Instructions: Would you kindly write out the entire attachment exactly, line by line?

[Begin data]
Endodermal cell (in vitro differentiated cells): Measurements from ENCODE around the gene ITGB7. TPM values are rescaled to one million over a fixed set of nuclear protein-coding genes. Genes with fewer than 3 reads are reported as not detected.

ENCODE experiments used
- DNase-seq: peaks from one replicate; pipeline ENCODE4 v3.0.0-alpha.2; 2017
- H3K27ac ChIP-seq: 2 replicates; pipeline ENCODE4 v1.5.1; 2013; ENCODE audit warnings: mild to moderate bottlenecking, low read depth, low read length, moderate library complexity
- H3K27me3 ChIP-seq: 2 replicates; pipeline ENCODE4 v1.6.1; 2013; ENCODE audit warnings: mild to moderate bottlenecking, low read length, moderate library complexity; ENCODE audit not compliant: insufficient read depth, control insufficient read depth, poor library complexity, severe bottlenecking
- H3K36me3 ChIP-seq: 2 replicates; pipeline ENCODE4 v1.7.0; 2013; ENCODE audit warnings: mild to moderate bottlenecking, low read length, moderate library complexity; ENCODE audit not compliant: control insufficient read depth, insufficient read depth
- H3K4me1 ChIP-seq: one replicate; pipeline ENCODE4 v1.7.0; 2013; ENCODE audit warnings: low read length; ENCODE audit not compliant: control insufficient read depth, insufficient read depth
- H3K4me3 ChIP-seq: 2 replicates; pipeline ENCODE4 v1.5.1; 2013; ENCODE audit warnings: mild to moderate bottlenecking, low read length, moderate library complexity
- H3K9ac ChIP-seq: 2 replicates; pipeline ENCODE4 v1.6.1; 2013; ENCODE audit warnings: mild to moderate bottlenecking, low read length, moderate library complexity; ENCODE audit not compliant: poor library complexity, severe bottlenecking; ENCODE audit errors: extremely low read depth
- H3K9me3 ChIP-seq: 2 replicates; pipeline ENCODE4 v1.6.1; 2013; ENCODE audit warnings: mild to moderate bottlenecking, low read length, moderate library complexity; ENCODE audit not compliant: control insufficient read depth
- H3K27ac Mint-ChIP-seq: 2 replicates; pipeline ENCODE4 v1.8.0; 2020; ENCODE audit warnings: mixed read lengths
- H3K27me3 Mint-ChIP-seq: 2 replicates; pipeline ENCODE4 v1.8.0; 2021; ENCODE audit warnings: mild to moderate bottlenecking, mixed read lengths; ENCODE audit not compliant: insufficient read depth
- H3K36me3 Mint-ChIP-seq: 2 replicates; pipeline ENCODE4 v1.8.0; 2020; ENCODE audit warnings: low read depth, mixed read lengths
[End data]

Endodermal cell (in vitro differentiated cells): Measurements from ENCODE around the gene ITGB7. TPM values are rescaled to one million over a fixed set of nuclear protein-coding genes. Genes with fewer than 3 reads are reported as not detected.

ENCODE experiments used
- DNase-seq: peaks from one replicate; pipeline ENCODE4 v3.0.0-alpha.2; 2017
- H3K27ac ChIP-seq: 2 replicates; pipeline ENCODE4 v1.5.1; 2013; ENCODE audit warnings: mild to moderate bottlenecking, low read depth, low read length, moderate library complexity
- H3K27me3 ChIP-seq: 2 replicates; pipeline ENCODE4 v1.6.1; 2013; ENCODE audit warnings: mild to moderate bottlenecking, low read length, moderate library complexity; ENCODE audit not compliant: insufficient read depth, control insufficient read depth, poor library complexity, severe bottlenecking
- H3K36me3 ChIP-seq: 2 replicates; pipeline ENCODE4 v1.7.0; 2013; ENCODE audit warnings: mild to moderate bottlenecking, low read length, moderate library complexity; ENCODE audit not compliant: control insufficient read depth, insufficient read depth
- H3K4me1 ChIP-seq: one replicate; pipeline ENCODE4 v1.7.0; 2013; ENCODE audit warnings: low read length; ENCODE audit not compliant: control insufficient read depth, insufficient read depth
- H3K4me3 ChIP-seq: 2 replicates; pipeline ENCODE4 v1.5.1; 2013; ENCODE audit warnings: mild to moderate bottlenecking, low read length, moderate library complexity
- H3K9ac ChIP-seq: 2 replicates; pipeline ENCODE4 v1.6.1; 2013; ENCODE audit warnings: mild to moderate bottlenecking, low read length, moderate library complexity; ENCODE audit not compliant: poor library complexity, severe bottlenecking; ENCODE audit errors: extremely low read depth
- H3K9me3 ChIP-seq: 2 replicates; pipeline ENCODE4 v1.6.1; 2013; ENCODE audit warnings: mild to moderate bottlenecking, low read length, moderate library complexity; ENCODE audit not compliant: control insufficient read depth
- H3K27ac Mint-ChIP-seq: 2 replicates; pipeline ENCODE4 v1.8.0; 2020; ENCODE audit warnings: mixed read lengths
- H3K27me3 Mint-ChIP-seq: 2 replicates; pipeline ENCODE4 v1.8.0; 2021; ENCODE audit warnings: mild to moderate bottlenecking, mixed read lengths; ENCODE audit not compliant: insufficient read depth
- H3K36me3 Mint-ChIP-seq: 2 replicates; pipeline ENCODE4 v1.8.0; 2020; ENCODE audit warnings: low read depth, mixed read lengths